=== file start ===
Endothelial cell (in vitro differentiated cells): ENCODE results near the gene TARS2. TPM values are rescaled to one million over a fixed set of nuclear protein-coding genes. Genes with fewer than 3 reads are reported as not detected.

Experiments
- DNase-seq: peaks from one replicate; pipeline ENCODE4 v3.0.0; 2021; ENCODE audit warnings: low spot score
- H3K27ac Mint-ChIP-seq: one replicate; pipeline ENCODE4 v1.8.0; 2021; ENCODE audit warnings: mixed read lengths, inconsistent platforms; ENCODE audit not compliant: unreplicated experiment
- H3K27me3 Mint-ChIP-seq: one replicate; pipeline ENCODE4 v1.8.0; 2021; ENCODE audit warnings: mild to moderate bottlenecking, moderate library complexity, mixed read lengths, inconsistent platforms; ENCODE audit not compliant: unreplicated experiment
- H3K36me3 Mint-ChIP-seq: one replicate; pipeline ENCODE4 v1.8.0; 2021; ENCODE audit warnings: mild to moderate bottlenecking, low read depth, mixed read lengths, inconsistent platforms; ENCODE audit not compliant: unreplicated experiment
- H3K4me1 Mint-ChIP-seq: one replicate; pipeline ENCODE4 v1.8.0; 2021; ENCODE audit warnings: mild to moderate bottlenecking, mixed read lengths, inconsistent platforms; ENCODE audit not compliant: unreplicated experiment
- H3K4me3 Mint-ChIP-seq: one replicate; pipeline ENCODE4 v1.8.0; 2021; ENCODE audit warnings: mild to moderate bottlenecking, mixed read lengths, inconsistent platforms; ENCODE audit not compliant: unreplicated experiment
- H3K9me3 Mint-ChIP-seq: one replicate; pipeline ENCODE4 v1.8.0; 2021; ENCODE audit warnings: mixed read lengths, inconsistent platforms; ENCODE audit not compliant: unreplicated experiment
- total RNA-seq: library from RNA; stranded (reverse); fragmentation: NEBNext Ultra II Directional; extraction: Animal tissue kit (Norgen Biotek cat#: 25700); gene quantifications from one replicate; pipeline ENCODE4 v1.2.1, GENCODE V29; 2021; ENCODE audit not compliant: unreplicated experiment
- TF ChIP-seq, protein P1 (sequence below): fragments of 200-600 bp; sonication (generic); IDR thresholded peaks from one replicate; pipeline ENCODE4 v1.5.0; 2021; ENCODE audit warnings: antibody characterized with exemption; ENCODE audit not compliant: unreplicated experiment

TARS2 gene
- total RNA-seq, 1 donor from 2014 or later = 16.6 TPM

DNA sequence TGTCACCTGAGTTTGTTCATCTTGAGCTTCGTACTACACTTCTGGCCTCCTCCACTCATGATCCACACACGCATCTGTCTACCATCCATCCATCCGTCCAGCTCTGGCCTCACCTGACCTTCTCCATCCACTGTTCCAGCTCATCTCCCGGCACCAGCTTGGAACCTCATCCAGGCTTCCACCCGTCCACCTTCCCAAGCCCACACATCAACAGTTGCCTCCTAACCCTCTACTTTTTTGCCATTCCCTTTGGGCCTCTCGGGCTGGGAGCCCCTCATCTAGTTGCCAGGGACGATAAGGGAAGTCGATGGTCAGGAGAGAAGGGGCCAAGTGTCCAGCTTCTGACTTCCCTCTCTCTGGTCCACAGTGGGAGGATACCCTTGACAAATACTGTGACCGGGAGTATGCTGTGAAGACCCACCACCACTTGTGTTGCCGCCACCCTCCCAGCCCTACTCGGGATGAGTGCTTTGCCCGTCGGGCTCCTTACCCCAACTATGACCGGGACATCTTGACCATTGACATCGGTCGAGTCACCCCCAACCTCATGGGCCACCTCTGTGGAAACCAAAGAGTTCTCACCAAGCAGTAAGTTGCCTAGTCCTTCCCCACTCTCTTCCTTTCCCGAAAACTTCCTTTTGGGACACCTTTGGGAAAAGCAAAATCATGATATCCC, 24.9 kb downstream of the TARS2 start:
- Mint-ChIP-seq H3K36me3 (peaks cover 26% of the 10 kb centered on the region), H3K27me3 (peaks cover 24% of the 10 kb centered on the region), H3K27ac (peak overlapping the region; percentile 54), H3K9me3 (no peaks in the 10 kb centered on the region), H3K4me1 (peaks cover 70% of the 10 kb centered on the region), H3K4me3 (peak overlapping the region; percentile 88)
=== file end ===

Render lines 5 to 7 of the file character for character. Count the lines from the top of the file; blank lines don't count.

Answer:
- H3K27me3 Mint-ChIP-seq: one replicate; pipeline ENCODE4 v1.8.0; 2021; ENCODE audit warnings: mild to moderate bottlenecking, moderate library complexity, mixed read lengths, inconsistent platforms; ENCODE audit not compliant: unreplicated experiment
- H3K36me3 Mint-ChIP-seq: one replicate; pipeline ENCODE4 v1.8.0; 2021; ENCODE audit warnings: mild to moderate bottlenecking, low read depth, mixed read lengths, inconsistent platforms; ENCODE audit not compliant: unreplicated experiment
- H3K4me1 Mint-ChIP-seq: one replicate; pipeline ENCODE4 v1.8.0; 2021; ENCODE audit warnings: mild to moderate bottlenecking, mixed read lengths, inconsistent platforms; ENCODE audit not compliant: unreplicated experiment